The basic structure of phospolipids is very similar to that of the triglycerides except that C–3 ( sn 3)of the glycerol backbone is esterified to phosphoric acid. The building block of the phospholipids is phosphatidic acid. Substitutions that can be added to phosphatidic acid include ethanolamine (phosphatidylethanolamines, PE), choline (phosphatidylcholines, PC: also called lecithins), serine (phosphatidylserines, PS), glycerol (phosphatidylglycerols, PG), myo -inositol (phosphatidylinositols, PI: these compounds can have a variety in the numbers of inositol alcohols that are phosphorylated generating polyphosphatidylinositols), and phosphatidylglycerol (diphosphatidylglycerols, DPG; more commonly known as cardiolipins). See the Lipid Synthesis page for images of the various phospholipids.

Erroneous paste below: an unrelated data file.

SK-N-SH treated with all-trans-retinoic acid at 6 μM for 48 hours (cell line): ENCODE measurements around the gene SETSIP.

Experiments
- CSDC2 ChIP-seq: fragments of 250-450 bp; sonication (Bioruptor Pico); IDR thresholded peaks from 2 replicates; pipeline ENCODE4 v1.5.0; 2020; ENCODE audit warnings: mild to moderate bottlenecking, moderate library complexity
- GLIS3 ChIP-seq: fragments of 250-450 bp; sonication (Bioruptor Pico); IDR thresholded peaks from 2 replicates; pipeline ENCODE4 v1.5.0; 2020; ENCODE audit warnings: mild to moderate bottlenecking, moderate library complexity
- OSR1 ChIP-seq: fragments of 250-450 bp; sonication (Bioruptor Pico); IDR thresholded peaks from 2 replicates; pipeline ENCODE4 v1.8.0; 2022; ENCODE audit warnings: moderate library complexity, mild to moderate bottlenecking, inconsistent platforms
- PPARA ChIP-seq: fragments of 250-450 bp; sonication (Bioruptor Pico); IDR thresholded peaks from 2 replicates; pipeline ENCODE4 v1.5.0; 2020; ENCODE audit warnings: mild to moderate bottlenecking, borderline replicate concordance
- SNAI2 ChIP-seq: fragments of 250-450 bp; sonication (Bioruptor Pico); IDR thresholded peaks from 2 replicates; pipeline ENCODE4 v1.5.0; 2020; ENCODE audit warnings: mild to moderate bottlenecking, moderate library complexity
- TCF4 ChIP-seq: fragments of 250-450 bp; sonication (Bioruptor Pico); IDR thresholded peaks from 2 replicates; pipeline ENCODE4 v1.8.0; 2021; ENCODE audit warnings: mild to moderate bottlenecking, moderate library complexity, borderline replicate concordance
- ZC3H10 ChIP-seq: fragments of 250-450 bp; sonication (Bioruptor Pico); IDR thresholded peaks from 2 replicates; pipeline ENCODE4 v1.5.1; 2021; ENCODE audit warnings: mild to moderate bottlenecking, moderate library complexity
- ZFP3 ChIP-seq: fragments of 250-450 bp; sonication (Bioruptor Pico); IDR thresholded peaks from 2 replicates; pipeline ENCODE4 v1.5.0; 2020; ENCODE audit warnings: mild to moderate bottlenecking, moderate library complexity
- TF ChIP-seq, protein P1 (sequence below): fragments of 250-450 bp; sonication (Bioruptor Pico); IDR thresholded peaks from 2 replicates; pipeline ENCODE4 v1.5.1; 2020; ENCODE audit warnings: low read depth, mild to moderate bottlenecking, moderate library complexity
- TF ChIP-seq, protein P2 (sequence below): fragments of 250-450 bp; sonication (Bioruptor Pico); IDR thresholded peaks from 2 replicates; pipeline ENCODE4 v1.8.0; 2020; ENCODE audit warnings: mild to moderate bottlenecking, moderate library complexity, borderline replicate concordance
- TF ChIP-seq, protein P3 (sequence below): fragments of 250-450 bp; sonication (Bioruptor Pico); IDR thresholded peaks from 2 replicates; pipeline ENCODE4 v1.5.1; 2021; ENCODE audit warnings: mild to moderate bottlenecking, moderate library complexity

Sterol lipids, such as cholesterol and its derivatives, are an important component of membrane lipids,  along with the glycerophospholipids and sphingomyelins. The steroids , all derived from the same fused four-ring core structure, have different biological roles as hormones and signaling molecules . The eighteen-carbon (C18) steroids include the estrogen family whereas the C19 steroids comprise the androgens such as testosterone and androsterone . The C21 subclass includes the progestogens as well as the glucocorticoids and mineralocorticoids .  The secosteroids , comprising various forms of vitamin D , are characterized by cleavage of the B ring of the core structure.  Other examples of sterols are the bile acids and their conjugates,  which in mammals are oxidized derivatives of cholesterol and are synthesized in the liver. The plant equivalents are the phytosterols , such as β-sitosterol , stigmasterol , and brassicasterol ; the latter compound is also used as a biomarker for algal growth.  The predominant sterol in fungal cell membranes is ergosterol .